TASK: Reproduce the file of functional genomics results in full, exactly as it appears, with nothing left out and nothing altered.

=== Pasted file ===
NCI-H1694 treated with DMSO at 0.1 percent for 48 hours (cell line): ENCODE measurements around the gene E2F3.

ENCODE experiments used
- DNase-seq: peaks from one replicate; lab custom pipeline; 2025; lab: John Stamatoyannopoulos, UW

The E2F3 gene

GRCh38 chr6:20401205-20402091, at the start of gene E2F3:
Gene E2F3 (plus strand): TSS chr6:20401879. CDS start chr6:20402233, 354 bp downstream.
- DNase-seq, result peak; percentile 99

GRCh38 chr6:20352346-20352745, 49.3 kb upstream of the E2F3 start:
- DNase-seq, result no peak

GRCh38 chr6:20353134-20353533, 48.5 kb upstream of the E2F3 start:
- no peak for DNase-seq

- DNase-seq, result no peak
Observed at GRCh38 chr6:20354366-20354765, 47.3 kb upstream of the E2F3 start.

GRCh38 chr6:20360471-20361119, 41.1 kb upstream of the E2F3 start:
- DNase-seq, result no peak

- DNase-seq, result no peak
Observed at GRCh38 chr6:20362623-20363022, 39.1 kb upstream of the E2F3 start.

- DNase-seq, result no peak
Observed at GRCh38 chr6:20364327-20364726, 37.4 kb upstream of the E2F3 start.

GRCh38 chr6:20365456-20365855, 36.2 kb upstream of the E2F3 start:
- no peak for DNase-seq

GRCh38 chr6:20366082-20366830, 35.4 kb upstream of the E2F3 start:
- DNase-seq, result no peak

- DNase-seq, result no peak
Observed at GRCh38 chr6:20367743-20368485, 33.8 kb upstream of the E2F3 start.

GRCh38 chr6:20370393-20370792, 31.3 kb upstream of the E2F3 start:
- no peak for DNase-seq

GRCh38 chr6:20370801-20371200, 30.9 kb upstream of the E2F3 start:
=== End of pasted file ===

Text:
NCI-H1694 treated with DMSO at 0.1 percent for 48 hours (cell line): ENCODE measurements around the gene E2F3.

ENCODE experiments used
- DNase-seq: peaks from one replicate; lab custom pipeline; 2025; lab: John Stamatoyannopoulos, UW

The E2F3 gene

GRCh38 chr6:20401205-20402091, at the start of gene E2F3:
Gene E2F3 (plus strand): TSS chr6:20401879. CDS start chr6:20402233, 354 bp downstream.
- DNase-seq, result peak; percentile 99

GRCh38 chr6:20352346-20352745, 49.3 kb upstream of the E2F3 start:
- DNase-seq, result no peak

GRCh38 chr6:20353134-20353533, 48.5 kb upstream of the E2F3 start:
- no peak for DNase-seq

- DNase-seq, result no peak
Observed at GRCh38 chr6:20354366-20354765, 47.3 kb upstream of the E2F3 start.

GRCh38 chr6:20360471-20361119, 41.1 kb upstream of the E2F3 start:
- DNase-seq, result no peak

- DNase-seq, result no peak
Observed at GRCh38 chr6:20362623-20363022, 39.1 kb upstream of the E2F3 start.

- DNase-seq, result no peak
Observed at GRCh38 chr6:20364327-20364726, 37.4 kb upstream of the E2F3 start.

GRCh38 chr6:20365456-20365855, 36.2 kb upstream of the E2F3 start:
- no peak for DNase-seq

GRCh38 chr6:20366082-20366830, 35.4 kb upstream of the E2F3 start:
- DNase-seq, result no peak

- DNase-seq, result no peak
Observed at GRCh38 chr6:20367743-20368485, 33.8 kb upstream of the E2F3 start.

GRCh38 chr6:20370393-20370792, 31.3 kb upstream of the E2F3 start:
- no peak for DNase-seq

GRCh38 chr6:20370801-20371200, 30.9 kb upstream of the E2F3 start: